The castle district

Name: The castle district
Category: Architecture, castles and historic districts
Location: 1014 Budapest, Szent György tér


After strolling around the castle walls and enjoying the views or visiting a museum, why not enjoy the delights of wandering through the old part, where you can stop here and there to look at a shop window, a façade, a monument, to capture it on your video or in a photo. If you are hungry or thirsty, just stop one of at one of the stalls or the bars along the street and you will be spoilt for choice.

The castle district
The castle district

The Castle District

The Castle District in Buda Erected in the 14th century and rebuilt in the Baroque style 400 years later, the royal palace at Szent György tér was the residence of the Hungarian monarchs for 700 years.

Today it houses Budapest’s most frequented museums and galleries. The Hungarian National Gallery (Buildings B, C, and D) offers a selection of the history of arts in Hungary from the 10th century to the present day. Exhibits include a collection of early medieval and Renaissance stone works, Gothic wood-carvings, panels and triptychs, Renaissance and Baroque art, 19th- and 20th-century painting, sculpture and collections of coins and medals. Guided tours are available to the crypt of the Hapsburg viceroys.

At the History of Budapest Museum (Building E) restored sections of the medieval royal palace in Buda, its chapel and Gothic sculptures as well as permanent and temporary exhibitions on Budapest’s history can be seen.

The National Széchényi Library (Building F), the country’s largest library, houses – among others – a rich collection of the Corvinas, medieval codices from King Matthias’ library.

In Building A the Museum of Contemporary Arts, also known as the Ludwig Museum, displays the works of outstanding Hungarian and foreign contemporary artists.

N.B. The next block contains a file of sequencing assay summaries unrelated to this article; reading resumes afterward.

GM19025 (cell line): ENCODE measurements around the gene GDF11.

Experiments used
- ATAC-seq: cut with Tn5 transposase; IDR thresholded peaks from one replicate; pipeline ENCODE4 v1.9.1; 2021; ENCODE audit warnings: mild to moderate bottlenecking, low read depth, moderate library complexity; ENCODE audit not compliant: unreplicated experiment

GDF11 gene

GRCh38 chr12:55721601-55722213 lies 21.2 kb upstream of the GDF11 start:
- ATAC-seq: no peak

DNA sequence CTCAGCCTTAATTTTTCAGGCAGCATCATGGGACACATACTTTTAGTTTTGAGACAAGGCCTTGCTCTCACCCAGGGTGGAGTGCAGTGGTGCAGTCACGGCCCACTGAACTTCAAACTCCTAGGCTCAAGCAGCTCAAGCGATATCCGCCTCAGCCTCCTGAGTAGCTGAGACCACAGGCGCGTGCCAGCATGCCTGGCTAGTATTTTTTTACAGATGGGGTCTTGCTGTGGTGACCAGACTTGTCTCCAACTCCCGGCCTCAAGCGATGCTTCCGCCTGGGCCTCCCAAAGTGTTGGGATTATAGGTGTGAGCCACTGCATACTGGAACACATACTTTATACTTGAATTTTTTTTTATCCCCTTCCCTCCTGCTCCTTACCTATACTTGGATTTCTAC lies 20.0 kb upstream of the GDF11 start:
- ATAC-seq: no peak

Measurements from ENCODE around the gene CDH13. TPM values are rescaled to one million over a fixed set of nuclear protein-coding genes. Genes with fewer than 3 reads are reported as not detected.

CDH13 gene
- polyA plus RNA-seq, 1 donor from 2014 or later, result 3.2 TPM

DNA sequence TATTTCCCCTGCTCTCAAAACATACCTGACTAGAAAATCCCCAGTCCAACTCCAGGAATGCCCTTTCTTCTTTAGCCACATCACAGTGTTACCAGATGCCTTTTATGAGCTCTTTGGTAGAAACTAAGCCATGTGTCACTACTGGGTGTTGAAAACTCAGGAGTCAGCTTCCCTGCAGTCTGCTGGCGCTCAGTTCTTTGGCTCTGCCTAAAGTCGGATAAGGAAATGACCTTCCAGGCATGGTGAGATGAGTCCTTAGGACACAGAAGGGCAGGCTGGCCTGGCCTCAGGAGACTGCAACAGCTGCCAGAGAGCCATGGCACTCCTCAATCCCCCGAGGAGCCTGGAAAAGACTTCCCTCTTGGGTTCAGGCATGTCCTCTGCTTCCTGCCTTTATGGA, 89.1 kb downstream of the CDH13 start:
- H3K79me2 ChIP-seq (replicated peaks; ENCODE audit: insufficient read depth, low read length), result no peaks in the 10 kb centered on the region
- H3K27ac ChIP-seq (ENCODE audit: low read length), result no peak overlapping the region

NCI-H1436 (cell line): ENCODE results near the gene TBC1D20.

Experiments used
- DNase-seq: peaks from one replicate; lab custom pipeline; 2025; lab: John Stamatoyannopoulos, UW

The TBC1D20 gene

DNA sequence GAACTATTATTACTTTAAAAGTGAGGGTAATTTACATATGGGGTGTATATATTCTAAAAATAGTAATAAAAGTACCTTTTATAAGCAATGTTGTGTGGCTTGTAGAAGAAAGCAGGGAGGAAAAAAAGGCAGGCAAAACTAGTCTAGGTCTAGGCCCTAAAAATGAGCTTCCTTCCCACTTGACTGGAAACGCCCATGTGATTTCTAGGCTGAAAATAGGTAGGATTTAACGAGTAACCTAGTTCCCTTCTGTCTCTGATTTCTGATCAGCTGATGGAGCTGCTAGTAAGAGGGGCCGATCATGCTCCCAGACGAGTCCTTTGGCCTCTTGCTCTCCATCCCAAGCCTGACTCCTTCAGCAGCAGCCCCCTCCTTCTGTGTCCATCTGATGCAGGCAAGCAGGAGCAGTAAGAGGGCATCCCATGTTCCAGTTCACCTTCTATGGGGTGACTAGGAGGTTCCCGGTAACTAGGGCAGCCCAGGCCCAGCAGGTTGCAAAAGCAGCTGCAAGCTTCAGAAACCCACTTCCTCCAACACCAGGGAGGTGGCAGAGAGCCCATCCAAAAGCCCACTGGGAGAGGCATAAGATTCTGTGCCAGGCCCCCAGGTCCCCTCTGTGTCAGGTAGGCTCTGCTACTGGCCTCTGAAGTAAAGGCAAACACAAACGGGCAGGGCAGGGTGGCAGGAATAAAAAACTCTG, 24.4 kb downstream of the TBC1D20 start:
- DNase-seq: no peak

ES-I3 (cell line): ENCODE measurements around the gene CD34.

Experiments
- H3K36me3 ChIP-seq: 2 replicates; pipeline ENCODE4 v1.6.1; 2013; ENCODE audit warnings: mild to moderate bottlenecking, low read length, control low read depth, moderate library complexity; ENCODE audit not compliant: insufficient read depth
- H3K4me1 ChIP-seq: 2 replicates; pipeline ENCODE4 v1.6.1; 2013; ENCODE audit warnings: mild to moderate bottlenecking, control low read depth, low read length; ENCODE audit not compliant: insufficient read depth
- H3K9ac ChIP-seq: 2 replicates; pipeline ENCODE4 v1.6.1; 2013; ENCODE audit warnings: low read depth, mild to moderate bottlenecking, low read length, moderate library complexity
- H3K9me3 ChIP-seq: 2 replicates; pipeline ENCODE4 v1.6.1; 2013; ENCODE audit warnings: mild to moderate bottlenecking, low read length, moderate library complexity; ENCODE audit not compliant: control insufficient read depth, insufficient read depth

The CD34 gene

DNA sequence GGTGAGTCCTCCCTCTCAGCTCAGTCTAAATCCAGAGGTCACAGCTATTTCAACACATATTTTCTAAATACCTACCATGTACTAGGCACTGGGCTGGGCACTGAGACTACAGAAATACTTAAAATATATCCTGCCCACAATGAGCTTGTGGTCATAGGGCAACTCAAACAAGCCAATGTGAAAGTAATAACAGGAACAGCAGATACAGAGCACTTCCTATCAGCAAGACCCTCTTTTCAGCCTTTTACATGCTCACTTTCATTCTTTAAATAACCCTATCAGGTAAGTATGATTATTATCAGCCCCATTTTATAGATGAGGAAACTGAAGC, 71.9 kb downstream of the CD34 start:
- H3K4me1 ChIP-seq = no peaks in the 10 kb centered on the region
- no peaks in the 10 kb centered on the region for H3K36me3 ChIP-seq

Topped by a tower of stone tracery, Matthias Church, also called the Church of the Blessed Virgin Mary, (2 Szentháromság tér) was the scene of coronations and royal weddings. In the early 19th century it was rebuilt in a neo-Gothic style. Its crypt now displays a collection of ecclesiastical artefacts. From spring to autumn concerts are organised here.

The Fishermen’s Bastion, a neo- Romanesque bulwark with seven towers built on medieval walls, offers an excellent view of the city. Further back the remains of the 13th-15th-century St. Nicholas Church with a Dominican monastery have been ingeniously incorporated into the interior of the stylish Hilton Hotel. The Dominican courtyard of the hotel hosts open-air performances.

The urban middle-class houses in the streets connecting Bécsi kapu tér and Dísz tér, gates to the Castle District, were built on medieval foundations. The Gothic sedilia of their doorways lend a unique feature to them. The Castle Cave, a 1,800-m section of the 12-km cave system under Castle Hill (entrance at 16 Országház utca) is open to the public only by booking in advance.

The Military History Museum (40 Tóth Árpád sétány) displays memories of Hungary’s military past, and the medieval Jewish Chapel (26 Táncsics M. utca) offers an insight into the past life of the Jews in Buda.

The Baroque Erdődy- Hatvany Mansion (7 Táncsics M. utca) keeps rare musical instruments from the Museum of Musical History as well as a rich collection of the manuscripts of the great Hungarian composer Béla Bartók (1881-1945).

Good to know about the castle district

  • The Buda Castle District dates back to the 13th century when King Bela IV built a castle here after the devastating Mongol attacks of 1242
  • The medieval town of Buda grew around the castle; the town’s real development started when the Royal Court moved here in the 15th century
  • Under the rule of King Matthias (1458-90), Buda became one of Europe’s most powerful cities
  • The Turks occupied the castle in 1541 and ruled it until 1686 when the Habsburgs and their allies took it back; the siege devastated both the casle and the town
  • After the Turks left and the Habsburgs moved in reconstructions began; the area became a government district; the current Baroque appearance was finalized by mid 18th c.
  • World War II devastated the area once again; reconstructions recreated the Habsburg appereance
  • The Royal Palace houses the Hungarian National Gallery and the Budapest History Museum. The building’s grand design is the master work of local architects
  • Another major site is Sandor Palace; the official residence of the Hungarian president
  • The district is a Unesco World Heritage Site

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